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S & M&M's - When marketing & communications goes wrong


Sometimes, brands come up with a solution to a problem that doesn’t exist.


For example, Mars Wrigley.


The company that gave the world Snickers was on the receiving end of a lot of snickers last week when it announced a ‘refreshed’ brand for its M&M’s candy.


A brand that will offer a more ‘modern take’ on its iconic candy-coated characters.


A brand that will emphasize the importance of ‘self-expression and the power of community through storytelling.’


Not to mention inclusivity and unity.


Sounds sweet, right?


I mean, I'm non-binary so anything that advances representation appeals to me.


So how do the more inclusive M&M's look?


Here are the M&M's as we know them:


And here are the inclusive ones:



Yeah, the difference is pretty, uh, subtle.


But let's set that aside for a moment.


Here's why this isn't resonating with me.


M&M’s are candy.


They are already inclusive.


They have different color shells, for one.


Some have peanuts.


Some have fudge brownie.


Some have pretzels.


If that isn't diversity and inclusivity, I don't know what is.



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The second issue I have is that the changes to the characters strike me as relatively minor and kind of arbitrary.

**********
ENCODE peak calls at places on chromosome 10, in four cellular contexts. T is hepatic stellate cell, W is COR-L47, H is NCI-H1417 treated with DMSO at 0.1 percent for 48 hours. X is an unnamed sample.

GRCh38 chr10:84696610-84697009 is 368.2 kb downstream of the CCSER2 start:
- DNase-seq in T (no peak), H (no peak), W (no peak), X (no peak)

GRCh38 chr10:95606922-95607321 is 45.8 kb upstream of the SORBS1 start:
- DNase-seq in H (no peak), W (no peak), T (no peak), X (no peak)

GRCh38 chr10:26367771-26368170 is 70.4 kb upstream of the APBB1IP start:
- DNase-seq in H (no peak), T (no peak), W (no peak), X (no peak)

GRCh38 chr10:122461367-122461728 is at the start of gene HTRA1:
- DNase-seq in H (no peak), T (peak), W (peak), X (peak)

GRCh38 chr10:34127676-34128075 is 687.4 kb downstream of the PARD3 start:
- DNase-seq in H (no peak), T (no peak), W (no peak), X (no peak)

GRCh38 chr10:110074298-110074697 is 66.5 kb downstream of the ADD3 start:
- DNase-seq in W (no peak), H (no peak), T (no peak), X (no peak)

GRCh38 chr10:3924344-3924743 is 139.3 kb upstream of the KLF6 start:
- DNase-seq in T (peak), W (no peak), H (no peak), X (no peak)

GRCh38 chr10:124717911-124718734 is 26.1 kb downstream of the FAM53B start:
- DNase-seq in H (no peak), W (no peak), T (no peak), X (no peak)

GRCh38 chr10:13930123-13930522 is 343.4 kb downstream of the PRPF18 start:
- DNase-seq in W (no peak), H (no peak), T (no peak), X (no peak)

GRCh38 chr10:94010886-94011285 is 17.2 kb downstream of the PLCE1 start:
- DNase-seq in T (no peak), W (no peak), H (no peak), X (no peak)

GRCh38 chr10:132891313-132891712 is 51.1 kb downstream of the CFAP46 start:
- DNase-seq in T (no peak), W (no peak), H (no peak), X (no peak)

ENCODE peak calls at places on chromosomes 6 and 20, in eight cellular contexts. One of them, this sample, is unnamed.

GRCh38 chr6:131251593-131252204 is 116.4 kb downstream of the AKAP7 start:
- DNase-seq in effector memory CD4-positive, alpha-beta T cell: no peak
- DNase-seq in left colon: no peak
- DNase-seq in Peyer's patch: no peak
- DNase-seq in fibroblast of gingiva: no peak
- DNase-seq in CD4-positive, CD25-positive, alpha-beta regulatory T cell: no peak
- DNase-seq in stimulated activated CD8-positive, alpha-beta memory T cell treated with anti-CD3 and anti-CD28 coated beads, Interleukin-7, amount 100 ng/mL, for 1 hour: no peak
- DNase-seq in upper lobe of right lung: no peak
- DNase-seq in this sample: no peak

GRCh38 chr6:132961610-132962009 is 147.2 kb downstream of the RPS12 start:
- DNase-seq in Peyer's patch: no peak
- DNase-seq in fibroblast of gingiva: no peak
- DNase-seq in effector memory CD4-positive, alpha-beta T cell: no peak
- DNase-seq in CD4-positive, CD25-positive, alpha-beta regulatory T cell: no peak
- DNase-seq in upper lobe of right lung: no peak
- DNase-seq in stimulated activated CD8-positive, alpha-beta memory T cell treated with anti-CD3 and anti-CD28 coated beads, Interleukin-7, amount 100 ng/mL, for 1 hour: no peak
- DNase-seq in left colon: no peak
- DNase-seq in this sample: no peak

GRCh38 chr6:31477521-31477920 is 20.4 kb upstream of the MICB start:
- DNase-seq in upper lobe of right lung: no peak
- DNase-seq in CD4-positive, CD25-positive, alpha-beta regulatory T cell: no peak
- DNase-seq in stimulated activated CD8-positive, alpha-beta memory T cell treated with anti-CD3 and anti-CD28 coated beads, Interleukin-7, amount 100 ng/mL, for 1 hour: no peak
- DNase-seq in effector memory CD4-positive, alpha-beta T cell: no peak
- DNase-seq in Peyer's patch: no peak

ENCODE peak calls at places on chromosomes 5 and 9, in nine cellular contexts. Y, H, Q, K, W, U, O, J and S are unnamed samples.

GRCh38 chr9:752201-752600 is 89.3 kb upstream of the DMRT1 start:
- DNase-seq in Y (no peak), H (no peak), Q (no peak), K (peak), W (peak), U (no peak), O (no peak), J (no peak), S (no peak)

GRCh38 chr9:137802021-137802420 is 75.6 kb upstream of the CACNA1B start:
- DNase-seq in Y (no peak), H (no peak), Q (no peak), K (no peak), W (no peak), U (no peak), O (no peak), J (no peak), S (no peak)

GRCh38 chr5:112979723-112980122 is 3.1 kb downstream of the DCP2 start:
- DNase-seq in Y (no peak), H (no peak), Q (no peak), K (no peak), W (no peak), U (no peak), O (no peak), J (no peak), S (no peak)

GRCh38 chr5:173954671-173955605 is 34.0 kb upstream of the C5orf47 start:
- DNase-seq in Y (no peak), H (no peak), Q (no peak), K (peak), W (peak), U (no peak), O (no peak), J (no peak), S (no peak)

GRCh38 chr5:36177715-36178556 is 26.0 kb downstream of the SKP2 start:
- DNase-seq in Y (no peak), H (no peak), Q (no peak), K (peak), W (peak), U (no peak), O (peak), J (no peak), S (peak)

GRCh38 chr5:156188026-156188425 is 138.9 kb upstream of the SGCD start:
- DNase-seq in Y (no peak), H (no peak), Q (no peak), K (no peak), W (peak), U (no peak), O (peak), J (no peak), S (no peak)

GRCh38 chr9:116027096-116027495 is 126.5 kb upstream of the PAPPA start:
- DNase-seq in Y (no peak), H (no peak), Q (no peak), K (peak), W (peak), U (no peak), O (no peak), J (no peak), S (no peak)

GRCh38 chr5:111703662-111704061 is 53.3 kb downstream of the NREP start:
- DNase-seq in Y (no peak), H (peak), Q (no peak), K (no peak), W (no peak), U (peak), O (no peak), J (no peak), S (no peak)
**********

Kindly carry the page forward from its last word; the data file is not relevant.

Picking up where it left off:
I had to look a couple of times before I could discern how these M&M’s were more inclusive.


The main thing that stuck out was footwear.


The green M&M is not wearing go-go boots anymore, which I guess makes it easier to run in an action movie, but overall the changes do not really speak to inclusivity or diversity from where I sit.


But others have accused Mars Wrigley of slut-shaming the green M&M because the company took away the boots.


I cannot believe I am typing this, but a candy-chocolate is celebrated for being sex positive.


Behold exhibit A (although, if you think about it, isn't a chocolate eating chocolate cannibalism?):



And this has been the conversation over the past week: is the green M&M being punished for her healthy libido as part of a mandate to address sexism or...


I don't know.


And I don't know who this campaign is geared to, how it is relevant, how it will be impactful, why it exists.


Unless the goal was to get us talking about a green M&M's sexuality.


In which case... uh, bravo?


Or maybe it was intended to give right-wing pundits something to complain about, such as the perils of 'wokeness' or how M&M's no longer appeal to them sexually, or something.


In which case, ew.


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I want to reiterate I am all for anything that promotes empathy, inclusivity, and diversity.


But this strikes me as the wrong way to go about it.


I don't need M&M's to represent me as non-binary.


I just want them to be what they have always been: impossible to stop eating.


And to be conveniently available at my local store when I need them (I am looking at you, peanut butter ones).


That’s it.


The frustrating thing about all of this is that, buried deep in the web page announcing the brand refresh was Mars Wrigley's commitments to advancing gender equality and diversity and inclusivity.


These are important commitments and we should be talking about them.


Not the fashion choices or sexuality of the M&M icons.


Am I making too much of all this silliness?


Probably.


But it strikes me as a missed opportunity to promote inclusion and diversity.


And it unnecessarily complicates how I satisfy my sweet tooth.













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